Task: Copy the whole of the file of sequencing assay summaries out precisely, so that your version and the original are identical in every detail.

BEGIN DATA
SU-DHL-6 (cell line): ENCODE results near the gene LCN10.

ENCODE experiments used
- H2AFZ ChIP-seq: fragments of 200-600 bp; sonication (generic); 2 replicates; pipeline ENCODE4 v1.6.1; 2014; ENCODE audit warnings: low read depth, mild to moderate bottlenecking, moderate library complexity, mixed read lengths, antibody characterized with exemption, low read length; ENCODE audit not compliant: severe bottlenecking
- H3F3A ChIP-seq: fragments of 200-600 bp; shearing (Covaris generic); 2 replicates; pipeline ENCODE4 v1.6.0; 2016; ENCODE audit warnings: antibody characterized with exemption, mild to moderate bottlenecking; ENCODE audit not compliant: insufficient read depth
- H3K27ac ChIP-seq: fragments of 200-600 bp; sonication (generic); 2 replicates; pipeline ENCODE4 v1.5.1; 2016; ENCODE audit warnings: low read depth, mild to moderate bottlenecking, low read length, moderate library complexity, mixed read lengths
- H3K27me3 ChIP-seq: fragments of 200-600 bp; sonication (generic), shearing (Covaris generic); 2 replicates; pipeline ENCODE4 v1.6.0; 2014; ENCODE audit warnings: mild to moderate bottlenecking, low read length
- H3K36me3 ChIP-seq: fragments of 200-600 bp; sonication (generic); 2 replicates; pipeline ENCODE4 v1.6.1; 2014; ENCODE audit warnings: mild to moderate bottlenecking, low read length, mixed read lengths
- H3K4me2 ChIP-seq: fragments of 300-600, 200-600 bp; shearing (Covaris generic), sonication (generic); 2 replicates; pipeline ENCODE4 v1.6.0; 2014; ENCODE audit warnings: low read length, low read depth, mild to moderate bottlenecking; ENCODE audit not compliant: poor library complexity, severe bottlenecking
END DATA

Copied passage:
SU-DHL-6 (cell line): ENCODE results near the gene LCN10.

ENCODE experiments used
- H2AFZ ChIP-seq: fragments of 200-600 bp; sonication (generic); 2 replicates; pipeline ENCODE4 v1.6.1; 2014; ENCODE audit warnings: low read depth, mild to moderate bottlenecking, moderate library complexity, mixed read lengths, antibody characterized with exemption, low read length; ENCODE audit not compliant: severe bottlenecking
- H3F3A ChIP-seq: fragments of 200-600 bp; shearing (Covaris generic); 2 replicates; pipeline ENCODE4 v1.6.0; 2016; ENCODE audit warnings: antibody characterized with exemption, mild to moderate bottlenecking; ENCODE audit not compliant: insufficient read depth
- H3K27ac ChIP-seq: fragments of 200-600 bp; sonication (generic); 2 replicates; pipeline ENCODE4 v1.5.1; 2016; ENCODE audit warnings: low read depth, mild to moderate bottlenecking, low read length, moderate library complexity, mixed read lengths
- H3K27me3 ChIP-seq: fragments of 200-600 bp; sonication (generic), shearing (Covaris generic); 2 replicates; pipeline ENCODE4 v1.6.0; 2014; ENCODE audit warnings: mild to moderate bottlenecking, low read length
- H3K36me3 ChIP-seq: fragments of 200-600 bp; sonication (generic); 2 replicates; pipeline ENCODE4 v1.6.1; 2014; ENCODE audit warnings: mild to moderate bottlenecking, low read length, mixed read lengths
- H3K4me2 ChIP-seq: fragments of 300-600, 200-600 bp; shearing (Covaris generic), sonication (generic); 2 replicates; pipeline ENCODE4 v1.6.0; 2014; ENCODE audit warnings: low read length, low read depth, mild to moderate bottlenecking; ENCODE audit not compliant: poor library complexity, severe bottlenecking